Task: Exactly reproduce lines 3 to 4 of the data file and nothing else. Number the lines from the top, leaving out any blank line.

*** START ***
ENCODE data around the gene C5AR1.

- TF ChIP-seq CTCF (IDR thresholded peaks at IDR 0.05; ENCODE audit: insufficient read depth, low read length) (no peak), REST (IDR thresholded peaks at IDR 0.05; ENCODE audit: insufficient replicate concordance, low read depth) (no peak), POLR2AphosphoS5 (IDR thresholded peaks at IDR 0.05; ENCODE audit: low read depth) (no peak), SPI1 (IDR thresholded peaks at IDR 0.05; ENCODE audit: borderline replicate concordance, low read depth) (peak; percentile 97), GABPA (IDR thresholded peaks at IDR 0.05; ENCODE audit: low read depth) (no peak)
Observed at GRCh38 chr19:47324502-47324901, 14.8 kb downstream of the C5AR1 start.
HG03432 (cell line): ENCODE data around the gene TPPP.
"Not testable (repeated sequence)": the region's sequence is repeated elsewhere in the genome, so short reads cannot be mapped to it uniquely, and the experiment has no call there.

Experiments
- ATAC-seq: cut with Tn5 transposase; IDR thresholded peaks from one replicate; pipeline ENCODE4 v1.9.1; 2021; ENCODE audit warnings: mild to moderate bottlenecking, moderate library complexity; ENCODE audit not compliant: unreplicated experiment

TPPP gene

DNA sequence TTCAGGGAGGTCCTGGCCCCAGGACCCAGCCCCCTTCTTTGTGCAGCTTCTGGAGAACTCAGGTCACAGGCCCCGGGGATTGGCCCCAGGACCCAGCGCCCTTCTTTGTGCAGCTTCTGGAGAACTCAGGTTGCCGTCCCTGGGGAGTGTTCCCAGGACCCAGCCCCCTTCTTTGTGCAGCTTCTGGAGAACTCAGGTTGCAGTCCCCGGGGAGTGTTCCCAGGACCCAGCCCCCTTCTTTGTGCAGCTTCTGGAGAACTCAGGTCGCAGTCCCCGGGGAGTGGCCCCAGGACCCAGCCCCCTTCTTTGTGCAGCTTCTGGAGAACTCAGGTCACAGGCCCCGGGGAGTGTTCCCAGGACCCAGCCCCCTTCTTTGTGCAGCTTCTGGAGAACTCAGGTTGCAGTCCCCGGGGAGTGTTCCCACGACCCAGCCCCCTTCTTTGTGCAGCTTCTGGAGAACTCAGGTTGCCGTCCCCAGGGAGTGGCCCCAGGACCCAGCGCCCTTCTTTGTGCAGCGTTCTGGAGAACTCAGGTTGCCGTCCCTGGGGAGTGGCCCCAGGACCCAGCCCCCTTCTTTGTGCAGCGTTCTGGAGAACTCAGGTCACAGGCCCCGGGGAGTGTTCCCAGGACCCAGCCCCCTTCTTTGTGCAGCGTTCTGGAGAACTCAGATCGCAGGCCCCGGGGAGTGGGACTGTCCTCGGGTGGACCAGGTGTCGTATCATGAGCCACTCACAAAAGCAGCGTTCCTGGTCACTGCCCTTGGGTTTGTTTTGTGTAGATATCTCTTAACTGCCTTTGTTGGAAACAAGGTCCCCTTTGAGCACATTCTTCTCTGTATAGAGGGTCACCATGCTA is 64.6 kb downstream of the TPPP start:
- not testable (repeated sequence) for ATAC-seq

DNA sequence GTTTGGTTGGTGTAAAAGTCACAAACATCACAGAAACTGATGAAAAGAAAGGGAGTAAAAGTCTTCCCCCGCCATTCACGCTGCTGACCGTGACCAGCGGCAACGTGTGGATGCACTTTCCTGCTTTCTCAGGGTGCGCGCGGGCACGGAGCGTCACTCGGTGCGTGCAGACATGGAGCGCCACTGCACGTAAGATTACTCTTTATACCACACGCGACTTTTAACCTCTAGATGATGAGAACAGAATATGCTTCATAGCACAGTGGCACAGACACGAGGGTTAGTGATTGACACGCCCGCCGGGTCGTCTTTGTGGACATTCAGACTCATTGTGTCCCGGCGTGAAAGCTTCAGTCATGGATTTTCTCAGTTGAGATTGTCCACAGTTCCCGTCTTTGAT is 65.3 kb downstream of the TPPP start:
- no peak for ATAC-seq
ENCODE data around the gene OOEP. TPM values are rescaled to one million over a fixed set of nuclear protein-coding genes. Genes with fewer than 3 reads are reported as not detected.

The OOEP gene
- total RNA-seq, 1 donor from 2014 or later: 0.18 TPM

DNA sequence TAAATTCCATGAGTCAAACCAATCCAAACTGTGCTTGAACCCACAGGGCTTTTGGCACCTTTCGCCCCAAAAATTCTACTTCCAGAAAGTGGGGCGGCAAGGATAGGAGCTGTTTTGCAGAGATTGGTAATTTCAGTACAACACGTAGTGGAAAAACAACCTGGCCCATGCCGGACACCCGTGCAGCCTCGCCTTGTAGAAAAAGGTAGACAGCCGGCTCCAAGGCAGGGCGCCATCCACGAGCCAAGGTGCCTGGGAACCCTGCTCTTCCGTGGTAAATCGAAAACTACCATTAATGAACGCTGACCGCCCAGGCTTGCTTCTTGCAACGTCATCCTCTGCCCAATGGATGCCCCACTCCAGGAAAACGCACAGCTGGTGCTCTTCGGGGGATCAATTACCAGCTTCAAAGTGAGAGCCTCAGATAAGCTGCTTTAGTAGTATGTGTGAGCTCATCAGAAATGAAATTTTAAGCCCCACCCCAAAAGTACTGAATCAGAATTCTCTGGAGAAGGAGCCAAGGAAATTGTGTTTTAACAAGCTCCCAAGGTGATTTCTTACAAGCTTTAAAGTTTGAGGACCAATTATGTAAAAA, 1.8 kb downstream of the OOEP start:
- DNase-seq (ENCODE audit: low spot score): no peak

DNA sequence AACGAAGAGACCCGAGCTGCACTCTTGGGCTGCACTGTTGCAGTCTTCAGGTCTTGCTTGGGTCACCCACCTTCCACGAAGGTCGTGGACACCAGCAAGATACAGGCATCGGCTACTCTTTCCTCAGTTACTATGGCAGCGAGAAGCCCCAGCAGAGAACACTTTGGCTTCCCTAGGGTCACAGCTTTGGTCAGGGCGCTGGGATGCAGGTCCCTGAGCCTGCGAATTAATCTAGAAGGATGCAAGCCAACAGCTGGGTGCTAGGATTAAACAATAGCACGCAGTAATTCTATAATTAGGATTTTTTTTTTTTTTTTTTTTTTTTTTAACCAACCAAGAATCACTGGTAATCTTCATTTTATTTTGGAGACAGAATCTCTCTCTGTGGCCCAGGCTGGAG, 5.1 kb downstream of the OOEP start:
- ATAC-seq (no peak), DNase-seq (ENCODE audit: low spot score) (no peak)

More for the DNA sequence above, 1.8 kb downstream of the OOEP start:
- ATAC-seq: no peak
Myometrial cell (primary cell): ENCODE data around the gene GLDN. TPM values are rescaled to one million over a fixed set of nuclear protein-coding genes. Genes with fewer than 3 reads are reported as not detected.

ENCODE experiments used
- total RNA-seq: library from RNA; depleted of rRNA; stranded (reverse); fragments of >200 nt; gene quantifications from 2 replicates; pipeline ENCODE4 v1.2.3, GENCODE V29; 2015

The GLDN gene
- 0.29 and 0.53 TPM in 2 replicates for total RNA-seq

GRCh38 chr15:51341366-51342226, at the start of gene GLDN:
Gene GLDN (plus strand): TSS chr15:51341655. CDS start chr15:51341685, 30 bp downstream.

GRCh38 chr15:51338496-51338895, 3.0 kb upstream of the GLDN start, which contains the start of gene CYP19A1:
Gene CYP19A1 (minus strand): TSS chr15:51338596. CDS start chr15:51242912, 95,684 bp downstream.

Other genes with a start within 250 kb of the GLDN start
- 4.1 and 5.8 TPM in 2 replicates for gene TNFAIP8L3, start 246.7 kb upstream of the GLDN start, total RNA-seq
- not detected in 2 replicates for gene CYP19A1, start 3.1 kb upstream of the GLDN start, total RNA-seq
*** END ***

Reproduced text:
Observed at GRCh38 chr19:47324502-47324901, 14.8 kb downstream of the C5AR1 start.
HG03432 (cell line): ENCODE data around the gene TPPP.